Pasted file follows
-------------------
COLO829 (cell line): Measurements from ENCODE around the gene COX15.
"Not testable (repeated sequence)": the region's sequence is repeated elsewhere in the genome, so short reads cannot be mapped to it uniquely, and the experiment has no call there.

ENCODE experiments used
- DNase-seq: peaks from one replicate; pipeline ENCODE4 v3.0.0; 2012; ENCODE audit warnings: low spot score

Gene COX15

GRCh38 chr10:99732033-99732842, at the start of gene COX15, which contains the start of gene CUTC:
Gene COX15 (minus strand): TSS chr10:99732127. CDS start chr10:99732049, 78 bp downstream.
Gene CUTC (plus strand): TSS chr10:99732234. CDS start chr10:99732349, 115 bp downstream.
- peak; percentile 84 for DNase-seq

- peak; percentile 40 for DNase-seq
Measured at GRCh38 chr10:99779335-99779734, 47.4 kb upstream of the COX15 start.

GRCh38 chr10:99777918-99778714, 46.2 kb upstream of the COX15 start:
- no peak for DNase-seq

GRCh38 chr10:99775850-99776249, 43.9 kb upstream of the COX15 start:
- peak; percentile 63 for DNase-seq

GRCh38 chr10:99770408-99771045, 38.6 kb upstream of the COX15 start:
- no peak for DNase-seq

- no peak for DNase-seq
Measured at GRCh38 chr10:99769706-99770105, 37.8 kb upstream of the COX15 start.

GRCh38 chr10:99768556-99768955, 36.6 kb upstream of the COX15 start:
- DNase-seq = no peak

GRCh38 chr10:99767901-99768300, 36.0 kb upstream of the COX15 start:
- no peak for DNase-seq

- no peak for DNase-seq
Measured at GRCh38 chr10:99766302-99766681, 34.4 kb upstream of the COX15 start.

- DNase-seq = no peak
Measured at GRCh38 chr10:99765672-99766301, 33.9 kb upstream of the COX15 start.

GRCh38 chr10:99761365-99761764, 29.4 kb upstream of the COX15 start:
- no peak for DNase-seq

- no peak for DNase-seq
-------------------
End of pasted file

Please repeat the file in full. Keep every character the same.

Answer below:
COLO829 (cell line): Measurements from ENCODE around the gene COX15.
"Not testable (repeated sequence)": the region's sequence is repeated elsewhere in the genome, so short reads cannot be mapped to it uniquely, and the experiment has no call there.

ENCODE experiments used
- DNase-seq: peaks from one replicate; pipeline ENCODE4 v3.0.0; 2012; ENCODE audit warnings: low spot score

Gene COX15

GRCh38 chr10:99732033-99732842, at the start of gene COX15, which contains the start of gene CUTC:
Gene COX15 (minus strand): TSS chr10:99732127. CDS start chr10:99732049, 78 bp downstream.
Gene CUTC (plus strand): TSS chr10:99732234. CDS start chr10:99732349, 115 bp downstream.
- peak; percentile 84 for DNase-seq

- peak; percentile 40 for DNase-seq
Measured at GRCh38 chr10:99779335-99779734, 47.4 kb upstream of the COX15 start.

GRCh38 chr10:99777918-99778714, 46.2 kb upstream of the COX15 start:
- no peak for DNase-seq

GRCh38 chr10:99775850-99776249, 43.9 kb upstream of the COX15 start:
- peak; percentile 63 for DNase-seq

GRCh38 chr10:99770408-99771045, 38.6 kb upstream of the COX15 start:
- no peak for DNase-seq

- no peak for DNase-seq
Measured at GRCh38 chr10:99769706-99770105, 37.8 kb upstream of the COX15 start.

GRCh38 chr10:99768556-99768955, 36.6 kb upstream of the COX15 start:
- DNase-seq = no peak

GRCh38 chr10:99767901-99768300, 36.0 kb upstream of the COX15 start:
- no peak for DNase-seq

- no peak for DNase-seq
Measured at GRCh38 chr10:99766302-99766681, 34.4 kb upstream of the COX15 start.

- DNase-seq = no peak
Measured at GRCh38 chr10:99765672-99766301, 33.9 kb upstream of the COX15 start.

GRCh38 chr10:99761365-99761764, 29.4 kb upstream of the COX15 start:
- no peak for DNase-seq

- no peak for DNase-seq